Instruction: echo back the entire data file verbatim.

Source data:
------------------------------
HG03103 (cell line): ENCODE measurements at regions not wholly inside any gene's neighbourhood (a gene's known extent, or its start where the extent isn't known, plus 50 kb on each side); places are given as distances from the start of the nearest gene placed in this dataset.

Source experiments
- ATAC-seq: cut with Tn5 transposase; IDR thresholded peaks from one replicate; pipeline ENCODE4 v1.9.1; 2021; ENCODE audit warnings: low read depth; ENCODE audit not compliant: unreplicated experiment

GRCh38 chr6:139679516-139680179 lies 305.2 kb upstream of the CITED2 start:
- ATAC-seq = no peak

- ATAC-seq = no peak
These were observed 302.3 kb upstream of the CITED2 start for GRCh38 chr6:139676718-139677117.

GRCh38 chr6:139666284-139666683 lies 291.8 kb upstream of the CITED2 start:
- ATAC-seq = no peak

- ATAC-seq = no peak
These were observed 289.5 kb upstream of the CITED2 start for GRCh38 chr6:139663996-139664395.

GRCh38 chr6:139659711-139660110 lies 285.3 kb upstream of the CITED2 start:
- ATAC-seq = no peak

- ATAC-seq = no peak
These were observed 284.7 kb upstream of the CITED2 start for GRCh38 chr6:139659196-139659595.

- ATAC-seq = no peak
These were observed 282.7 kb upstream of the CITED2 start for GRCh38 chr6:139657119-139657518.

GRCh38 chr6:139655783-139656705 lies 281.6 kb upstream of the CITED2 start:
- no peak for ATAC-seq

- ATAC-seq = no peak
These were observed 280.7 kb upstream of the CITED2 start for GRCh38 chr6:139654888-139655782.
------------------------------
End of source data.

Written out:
HG03103 (cell line): ENCODE measurements at regions not wholly inside any gene's neighbourhood (a gene's known extent, or its start where the extent isn't known, plus 50 kb on each side); places are given as distances from the start of the nearest gene placed in this dataset.

Source experiments
- ATAC-seq: cut with Tn5 transposase; IDR thresholded peaks from one replicate; pipeline ENCODE4 v1.9.1; 2021; ENCODE audit warnings: low read depth; ENCODE audit not compliant: unreplicated experiment

GRCh38 chr6:139679516-139680179 lies 305.2 kb upstream of the CITED2 start:
- ATAC-seq = no peak

- ATAC-seq = no peak
These were observed 302.3 kb upstream of the CITED2 start for GRCh38 chr6:139676718-139677117.

GRCh38 chr6:139666284-139666683 lies 291.8 kb upstream of the CITED2 start:
- ATAC-seq = no peak

- ATAC-seq = no peak
These were observed 289.5 kb upstream of the CITED2 start for GRCh38 chr6:139663996-139664395.

GRCh38 chr6:139659711-139660110 lies 285.3 kb upstream of the CITED2 start:
- ATAC-seq = no peak

- ATAC-seq = no peak
These were observed 284.7 kb upstream of the CITED2 start for GRCh38 chr6:139659196-139659595.

- ATAC-seq = no peak
These were observed 282.7 kb upstream of the CITED2 start for GRCh38 chr6:139657119-139657518.

GRCh38 chr6:139655783-139656705 lies 281.6 kb upstream of the CITED2 start:
- no peak for ATAC-seq

- ATAC-seq = no peak
These were observed 280.7 kb upstream of the CITED2 start for GRCh38 chr6:139654888-139655782.